I’ve worked with a number of PR agencies over the years, and only known a couple to have any real knowledge of this when I first got to know them.

    I did find that there was a desire to learn about it though, and I ended up doing a couple of sessions with respective groups of people there to help them get an understanding of what was happening on their own, and client websites.

    Sometimes I was asked to help diagnose a few specific issues, which often got quite technical in my explanations, so I would often “just fix it” for them despite telling them what was necessary in the first place and seeing it left un-acted upon for a while (this wasn’t on projects that we were actually meant to be working on together, but I offered my knowledge to assist).

    Based on that (rather limited) experience, with the people I was working with, there was a desire to learn the basics, and it was something that really interested them, but I wonder if I scared people off at times when looking at more complicated aspects, despite really trying to break it down into fairly simple chunks). And there were definitely concerns that they didn’t have this for enough of their clients to be able to measure across the board in the way that they wanted to.

  2. Thanks Peter

    Sounds like the old “horse to water” job. I don’t know if you experience this too, but the people who “practice” by blogging/tweeting/other social stuff and measure analytics by playing around – even just listening to podcasts and reading digital marketing books in their own time – are the ones who ultimately excel at this.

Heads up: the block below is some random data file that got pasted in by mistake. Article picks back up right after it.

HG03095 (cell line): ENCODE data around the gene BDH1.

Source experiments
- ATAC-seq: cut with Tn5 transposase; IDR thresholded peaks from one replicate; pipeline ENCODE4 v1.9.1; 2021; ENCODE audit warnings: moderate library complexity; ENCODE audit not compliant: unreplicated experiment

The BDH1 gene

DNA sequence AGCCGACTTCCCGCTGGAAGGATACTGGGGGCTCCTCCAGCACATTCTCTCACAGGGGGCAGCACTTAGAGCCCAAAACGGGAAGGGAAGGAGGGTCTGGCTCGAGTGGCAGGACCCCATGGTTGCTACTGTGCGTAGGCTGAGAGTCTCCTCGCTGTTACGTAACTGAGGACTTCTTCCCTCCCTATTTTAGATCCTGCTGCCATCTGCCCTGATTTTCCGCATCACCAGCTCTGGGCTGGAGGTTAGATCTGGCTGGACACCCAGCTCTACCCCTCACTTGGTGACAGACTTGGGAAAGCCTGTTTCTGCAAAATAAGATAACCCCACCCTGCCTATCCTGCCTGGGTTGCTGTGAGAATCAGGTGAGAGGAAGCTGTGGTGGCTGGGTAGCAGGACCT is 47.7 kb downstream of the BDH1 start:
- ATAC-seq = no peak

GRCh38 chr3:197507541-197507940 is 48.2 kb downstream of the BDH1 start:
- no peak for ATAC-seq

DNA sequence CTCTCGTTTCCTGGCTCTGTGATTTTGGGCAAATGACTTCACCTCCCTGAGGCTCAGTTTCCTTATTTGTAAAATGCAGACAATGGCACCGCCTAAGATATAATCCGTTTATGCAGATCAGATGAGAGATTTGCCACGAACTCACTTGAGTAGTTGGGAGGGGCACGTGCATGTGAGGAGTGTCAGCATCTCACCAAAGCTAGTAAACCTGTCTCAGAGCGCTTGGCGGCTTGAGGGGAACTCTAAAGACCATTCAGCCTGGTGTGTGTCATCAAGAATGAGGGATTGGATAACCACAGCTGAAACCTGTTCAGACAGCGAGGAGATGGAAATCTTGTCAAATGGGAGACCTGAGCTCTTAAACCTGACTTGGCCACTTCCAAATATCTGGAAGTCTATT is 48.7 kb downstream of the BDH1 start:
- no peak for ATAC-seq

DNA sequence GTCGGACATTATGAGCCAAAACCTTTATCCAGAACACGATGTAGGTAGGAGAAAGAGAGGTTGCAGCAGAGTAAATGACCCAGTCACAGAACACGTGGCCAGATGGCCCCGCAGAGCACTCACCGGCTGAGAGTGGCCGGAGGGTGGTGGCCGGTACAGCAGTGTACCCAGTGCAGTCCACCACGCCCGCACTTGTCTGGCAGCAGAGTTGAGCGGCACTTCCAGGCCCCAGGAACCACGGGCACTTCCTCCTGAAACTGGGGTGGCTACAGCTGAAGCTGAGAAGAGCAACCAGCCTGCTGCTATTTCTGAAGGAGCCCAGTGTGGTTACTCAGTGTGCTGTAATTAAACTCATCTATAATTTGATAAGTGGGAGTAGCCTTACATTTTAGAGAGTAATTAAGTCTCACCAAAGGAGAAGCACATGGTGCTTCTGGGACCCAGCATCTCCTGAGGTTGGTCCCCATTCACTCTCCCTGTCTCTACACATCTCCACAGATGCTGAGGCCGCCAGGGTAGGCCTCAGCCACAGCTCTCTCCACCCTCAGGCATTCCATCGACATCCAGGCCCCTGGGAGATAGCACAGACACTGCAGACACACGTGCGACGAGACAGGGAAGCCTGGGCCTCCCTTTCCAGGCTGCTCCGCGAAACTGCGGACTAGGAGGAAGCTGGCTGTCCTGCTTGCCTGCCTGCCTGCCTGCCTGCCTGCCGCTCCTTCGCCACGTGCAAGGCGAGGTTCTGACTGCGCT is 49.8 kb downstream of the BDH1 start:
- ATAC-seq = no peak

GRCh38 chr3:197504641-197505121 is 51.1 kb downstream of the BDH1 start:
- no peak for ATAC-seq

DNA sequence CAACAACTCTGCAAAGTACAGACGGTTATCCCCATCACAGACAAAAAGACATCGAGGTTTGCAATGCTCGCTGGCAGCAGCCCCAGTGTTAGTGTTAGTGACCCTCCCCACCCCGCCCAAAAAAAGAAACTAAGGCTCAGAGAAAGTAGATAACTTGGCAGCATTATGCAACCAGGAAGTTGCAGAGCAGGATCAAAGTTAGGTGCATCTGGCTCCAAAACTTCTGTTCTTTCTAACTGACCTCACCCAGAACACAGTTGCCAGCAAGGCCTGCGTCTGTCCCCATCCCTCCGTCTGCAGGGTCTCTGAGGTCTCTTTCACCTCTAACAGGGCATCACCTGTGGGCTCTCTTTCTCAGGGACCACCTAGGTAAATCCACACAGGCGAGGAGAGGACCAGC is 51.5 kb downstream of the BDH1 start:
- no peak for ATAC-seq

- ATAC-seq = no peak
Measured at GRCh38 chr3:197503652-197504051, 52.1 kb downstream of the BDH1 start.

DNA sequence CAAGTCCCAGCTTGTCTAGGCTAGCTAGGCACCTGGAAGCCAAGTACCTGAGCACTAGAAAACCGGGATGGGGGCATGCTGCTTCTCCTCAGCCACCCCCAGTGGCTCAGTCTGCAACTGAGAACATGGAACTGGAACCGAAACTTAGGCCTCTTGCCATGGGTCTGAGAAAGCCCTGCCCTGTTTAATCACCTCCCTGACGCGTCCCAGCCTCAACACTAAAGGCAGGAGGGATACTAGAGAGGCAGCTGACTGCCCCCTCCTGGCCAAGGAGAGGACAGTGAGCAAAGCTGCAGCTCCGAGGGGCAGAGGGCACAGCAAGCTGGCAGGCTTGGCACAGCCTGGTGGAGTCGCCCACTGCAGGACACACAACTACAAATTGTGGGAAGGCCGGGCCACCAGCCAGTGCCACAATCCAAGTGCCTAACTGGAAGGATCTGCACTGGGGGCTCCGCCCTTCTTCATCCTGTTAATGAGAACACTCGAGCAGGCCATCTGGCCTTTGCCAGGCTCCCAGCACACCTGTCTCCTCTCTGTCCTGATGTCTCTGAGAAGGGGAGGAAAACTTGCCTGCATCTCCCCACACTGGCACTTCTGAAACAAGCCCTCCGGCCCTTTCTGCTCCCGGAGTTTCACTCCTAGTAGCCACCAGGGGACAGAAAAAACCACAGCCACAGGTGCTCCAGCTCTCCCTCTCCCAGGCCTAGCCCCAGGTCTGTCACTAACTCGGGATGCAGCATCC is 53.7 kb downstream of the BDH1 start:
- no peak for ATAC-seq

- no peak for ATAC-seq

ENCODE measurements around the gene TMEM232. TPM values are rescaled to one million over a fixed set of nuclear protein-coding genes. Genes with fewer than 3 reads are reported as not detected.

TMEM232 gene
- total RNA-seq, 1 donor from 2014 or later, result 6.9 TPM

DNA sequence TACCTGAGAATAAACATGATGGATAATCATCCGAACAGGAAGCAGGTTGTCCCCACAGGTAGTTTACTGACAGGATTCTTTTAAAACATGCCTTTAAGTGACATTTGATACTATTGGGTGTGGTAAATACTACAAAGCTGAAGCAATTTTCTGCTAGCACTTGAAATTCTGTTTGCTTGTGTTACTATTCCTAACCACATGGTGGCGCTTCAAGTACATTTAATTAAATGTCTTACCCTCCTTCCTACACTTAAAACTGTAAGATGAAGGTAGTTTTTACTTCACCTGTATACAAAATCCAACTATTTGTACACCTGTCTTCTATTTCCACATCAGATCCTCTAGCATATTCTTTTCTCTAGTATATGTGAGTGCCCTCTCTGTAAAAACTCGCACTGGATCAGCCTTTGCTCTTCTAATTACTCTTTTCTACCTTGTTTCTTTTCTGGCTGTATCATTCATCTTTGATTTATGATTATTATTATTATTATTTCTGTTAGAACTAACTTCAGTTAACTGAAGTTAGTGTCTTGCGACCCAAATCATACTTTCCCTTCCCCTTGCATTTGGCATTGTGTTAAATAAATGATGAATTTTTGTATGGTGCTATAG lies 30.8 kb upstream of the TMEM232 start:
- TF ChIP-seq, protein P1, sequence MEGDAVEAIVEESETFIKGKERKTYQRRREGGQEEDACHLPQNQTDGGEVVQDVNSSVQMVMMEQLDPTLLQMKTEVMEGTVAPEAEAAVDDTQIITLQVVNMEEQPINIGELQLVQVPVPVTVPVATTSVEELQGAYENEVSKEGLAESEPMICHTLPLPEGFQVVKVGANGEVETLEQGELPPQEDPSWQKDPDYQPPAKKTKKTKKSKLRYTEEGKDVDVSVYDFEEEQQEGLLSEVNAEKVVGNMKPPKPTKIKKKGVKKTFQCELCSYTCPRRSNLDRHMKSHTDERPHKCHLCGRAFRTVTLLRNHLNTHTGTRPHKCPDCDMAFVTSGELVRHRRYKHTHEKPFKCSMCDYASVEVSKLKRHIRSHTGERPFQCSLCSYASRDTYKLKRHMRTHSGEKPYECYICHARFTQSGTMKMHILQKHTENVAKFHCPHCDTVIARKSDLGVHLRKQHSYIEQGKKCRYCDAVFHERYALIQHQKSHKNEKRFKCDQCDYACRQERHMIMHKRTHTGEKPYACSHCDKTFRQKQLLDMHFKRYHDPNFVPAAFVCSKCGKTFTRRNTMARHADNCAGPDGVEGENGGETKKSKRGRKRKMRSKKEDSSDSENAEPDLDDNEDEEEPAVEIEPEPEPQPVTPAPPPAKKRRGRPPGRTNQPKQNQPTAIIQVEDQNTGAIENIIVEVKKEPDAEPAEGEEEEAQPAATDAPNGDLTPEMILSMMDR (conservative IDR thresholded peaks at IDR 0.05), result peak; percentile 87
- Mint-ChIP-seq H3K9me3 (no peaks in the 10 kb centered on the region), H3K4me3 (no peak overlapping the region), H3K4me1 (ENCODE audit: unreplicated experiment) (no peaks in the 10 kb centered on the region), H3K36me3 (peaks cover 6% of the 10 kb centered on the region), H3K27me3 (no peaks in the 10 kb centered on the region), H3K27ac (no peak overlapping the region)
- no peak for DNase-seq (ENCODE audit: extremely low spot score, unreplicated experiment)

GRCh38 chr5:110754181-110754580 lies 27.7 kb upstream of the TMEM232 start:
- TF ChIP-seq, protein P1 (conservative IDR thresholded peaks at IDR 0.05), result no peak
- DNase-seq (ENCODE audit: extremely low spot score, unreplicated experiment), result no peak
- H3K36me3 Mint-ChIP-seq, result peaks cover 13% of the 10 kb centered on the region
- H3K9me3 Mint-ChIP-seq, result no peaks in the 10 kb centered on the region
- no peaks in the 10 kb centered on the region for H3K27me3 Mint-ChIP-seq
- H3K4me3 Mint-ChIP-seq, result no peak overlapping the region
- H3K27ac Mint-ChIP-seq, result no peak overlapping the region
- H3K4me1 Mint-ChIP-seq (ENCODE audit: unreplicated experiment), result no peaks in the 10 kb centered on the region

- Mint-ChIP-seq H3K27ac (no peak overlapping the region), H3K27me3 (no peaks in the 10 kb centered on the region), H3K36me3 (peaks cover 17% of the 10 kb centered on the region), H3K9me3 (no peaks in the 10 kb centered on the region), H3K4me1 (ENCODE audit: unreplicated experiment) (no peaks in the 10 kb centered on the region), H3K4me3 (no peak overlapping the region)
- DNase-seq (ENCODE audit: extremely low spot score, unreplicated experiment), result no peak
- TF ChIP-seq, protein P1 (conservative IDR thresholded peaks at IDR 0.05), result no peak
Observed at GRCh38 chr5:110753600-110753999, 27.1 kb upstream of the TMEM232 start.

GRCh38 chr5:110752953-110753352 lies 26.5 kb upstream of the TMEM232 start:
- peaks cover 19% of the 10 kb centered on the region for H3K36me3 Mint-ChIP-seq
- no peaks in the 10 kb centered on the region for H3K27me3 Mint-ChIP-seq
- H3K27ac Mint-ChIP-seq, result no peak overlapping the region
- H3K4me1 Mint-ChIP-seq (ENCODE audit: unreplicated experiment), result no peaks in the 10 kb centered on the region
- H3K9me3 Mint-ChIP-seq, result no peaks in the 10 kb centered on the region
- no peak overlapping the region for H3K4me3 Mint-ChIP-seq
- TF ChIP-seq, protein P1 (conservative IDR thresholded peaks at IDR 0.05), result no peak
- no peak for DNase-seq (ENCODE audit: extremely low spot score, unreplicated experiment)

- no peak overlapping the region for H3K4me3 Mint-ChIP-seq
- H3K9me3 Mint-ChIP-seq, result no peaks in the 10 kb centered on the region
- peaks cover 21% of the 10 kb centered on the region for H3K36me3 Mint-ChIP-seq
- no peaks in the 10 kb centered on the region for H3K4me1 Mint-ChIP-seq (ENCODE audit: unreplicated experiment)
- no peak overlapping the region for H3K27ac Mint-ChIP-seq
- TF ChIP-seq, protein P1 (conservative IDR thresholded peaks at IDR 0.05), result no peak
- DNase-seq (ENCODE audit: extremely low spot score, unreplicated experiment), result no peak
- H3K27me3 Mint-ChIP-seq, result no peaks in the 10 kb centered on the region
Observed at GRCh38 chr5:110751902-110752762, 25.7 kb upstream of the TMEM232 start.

PRs WANT data and it’s there waiting for them, so they should get right on it.

    Good for people like us, though!

    Cheers for your comment.

  3. Nice post – and a common issue

    Don’t think this is just the PR department, it happens very often in any business which has a silo’d mentality.

    Key to improving the mindset of the business comes with the education and understanding how the data can make a difference. One of the key elements that I often see is people being taught about how to use tools but the examples are not tailored to the department or even goals of the business.

  4. Good points, thanks Russell. The holistic view is always the way forward.

  5. Hi Chris, I agree with you, but I also wonder to what extent this is not just an issue for PRs but for the clients themselves who are still not comfortable with Google Analytics, particularly in SMEs? There is definitely an education process required all round.
    I also think the whole measurement piece in general needs to become much clearer and much simpler. We did a survey of 500 PR professionals ourselves (both in-house and agency) which showed that 71% of them either don’t track online coverage at all or just use a combination of Google search and Google alerts – very crude with no real indication of value. Room for improvement!

  6. Thanks Hugh

    Agreed. A massive cultural shift is required at both an individual and collective standpoint.

    But how can we reach these people? It’s not like GA is anything new.